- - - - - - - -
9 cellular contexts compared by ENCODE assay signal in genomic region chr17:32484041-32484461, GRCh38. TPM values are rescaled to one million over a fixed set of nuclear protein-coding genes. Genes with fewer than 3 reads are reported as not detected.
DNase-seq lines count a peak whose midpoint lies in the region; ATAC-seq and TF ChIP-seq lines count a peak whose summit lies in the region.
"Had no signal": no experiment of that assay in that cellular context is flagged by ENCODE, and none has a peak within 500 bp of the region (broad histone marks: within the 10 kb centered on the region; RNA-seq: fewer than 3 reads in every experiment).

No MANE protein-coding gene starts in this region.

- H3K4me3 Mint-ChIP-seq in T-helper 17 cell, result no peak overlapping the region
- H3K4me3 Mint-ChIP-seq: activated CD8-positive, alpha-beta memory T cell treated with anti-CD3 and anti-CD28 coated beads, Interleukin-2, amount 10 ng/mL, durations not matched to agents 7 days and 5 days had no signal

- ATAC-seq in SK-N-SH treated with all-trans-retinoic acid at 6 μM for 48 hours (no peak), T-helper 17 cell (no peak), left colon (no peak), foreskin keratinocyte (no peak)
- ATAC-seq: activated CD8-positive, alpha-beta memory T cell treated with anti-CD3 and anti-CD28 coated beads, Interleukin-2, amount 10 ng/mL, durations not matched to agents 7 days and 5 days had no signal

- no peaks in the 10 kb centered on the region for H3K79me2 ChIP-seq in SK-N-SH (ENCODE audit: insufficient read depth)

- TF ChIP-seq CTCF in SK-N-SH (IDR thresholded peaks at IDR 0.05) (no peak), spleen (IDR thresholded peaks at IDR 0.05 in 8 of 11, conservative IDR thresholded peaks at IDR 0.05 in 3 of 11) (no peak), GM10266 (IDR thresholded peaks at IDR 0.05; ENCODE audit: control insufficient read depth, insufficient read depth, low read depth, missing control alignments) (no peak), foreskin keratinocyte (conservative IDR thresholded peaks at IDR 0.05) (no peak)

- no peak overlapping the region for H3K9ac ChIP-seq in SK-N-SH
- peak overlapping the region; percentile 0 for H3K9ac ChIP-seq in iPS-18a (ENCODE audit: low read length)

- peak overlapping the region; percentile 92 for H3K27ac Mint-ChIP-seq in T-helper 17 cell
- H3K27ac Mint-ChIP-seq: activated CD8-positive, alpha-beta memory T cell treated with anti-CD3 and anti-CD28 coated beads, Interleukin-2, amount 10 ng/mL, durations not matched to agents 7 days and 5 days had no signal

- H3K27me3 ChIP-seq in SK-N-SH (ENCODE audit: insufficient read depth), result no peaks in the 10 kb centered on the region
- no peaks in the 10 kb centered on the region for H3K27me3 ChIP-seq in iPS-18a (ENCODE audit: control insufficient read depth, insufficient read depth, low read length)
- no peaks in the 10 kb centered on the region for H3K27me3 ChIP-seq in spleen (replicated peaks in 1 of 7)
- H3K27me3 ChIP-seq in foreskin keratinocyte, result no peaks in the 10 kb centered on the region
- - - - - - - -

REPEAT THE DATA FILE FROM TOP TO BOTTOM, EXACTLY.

9 cellular contexts compared by ENCODE assay signal in genomic region chr17:32484041-32484461, GRCh38. TPM values are rescaled to one million over a fixed set of nuclear protein-coding genes. Genes with fewer than 3 reads are reported as not detected.
DNase-seq lines count a peak whose midpoint lies in the region; ATAC-seq and TF ChIP-seq lines count a peak whose summit lies in the region.
"Had no signal": no experiment of that assay in that cellular context is flagged by ENCODE, and none has a peak within 500 bp of the region (broad histone marks: within the 10 kb centered on the region; RNA-seq: fewer than 3 reads in every experiment).

No MANE protein-coding gene starts in this region.

- H3K4me3 Mint-ChIP-seq in T-helper 17 cell, result no peak overlapping the region
- H3K4me3 Mint-ChIP-seq: activated CD8-positive, alpha-beta memory T cell treated with anti-CD3 and anti-CD28 coated beads, Interleukin-2, amount 10 ng/mL, durations not matched to agents 7 days and 5 days had no signal

- ATAC-seq in SK-N-SH treated with all-trans-retinoic acid at 6 μM for 48 hours (no peak), T-helper 17 cell (no peak), left colon (no peak), foreskin keratinocyte (no peak)
- ATAC-seq: activated CD8-positive, alpha-beta memory T cell treated with anti-CD3 and anti-CD28 coated beads, Interleukin-2, amount 10 ng/mL, durations not matched to agents 7 days and 5 days had no signal

- no peaks in the 10 kb centered on the region for H3K79me2 ChIP-seq in SK-N-SH (ENCODE audit: insufficient read depth)

- TF ChIP-seq CTCF in SK-N-SH (IDR thresholded peaks at IDR 0.05) (no peak), spleen (IDR thresholded peaks at IDR 0.05 in 8 of 11, conservative IDR thresholded peaks at IDR 0.05 in 3 of 11) (no peak), GM10266 (IDR thresholded peaks at IDR 0.05; ENCODE audit: control insufficient read depth, insufficient read depth, low read depth, missing control alignments) (no peak), foreskin keratinocyte (conservative IDR thresholded peaks at IDR 0.05) (no peak)

- no peak overlapping the region for H3K9ac ChIP-seq in SK-N-SH
- peak overlapping the region; percentile 0 for H3K9ac ChIP-seq in iPS-18a (ENCODE audit: low read length)

- peak overlapping the region; percentile 92 for H3K27ac Mint-ChIP-seq in T-helper 17 cell
- H3K27ac Mint-ChIP-seq: activated CD8-positive, alpha-beta memory T cell treated with anti-CD3 and anti-CD28 coated beads, Interleukin-2, amount 10 ng/mL, durations not matched to agents 7 days and 5 days had no signal

- H3K27me3 ChIP-seq in SK-N-SH (ENCODE audit: insufficient read depth), result no peaks in the 10 kb centered on the region
- no peaks in the 10 kb centered on the region for H3K27me3 ChIP-seq in iPS-18a (ENCODE audit: control insufficient read depth, insufficient read depth, low read length)
- no peaks in the 10 kb centered on the region for H3K27me3 ChIP-seq in spleen (replicated peaks in 1 of 7)
- H3K27me3 ChIP-seq in foreskin keratinocyte, result no peaks in the 10 kb centered on the region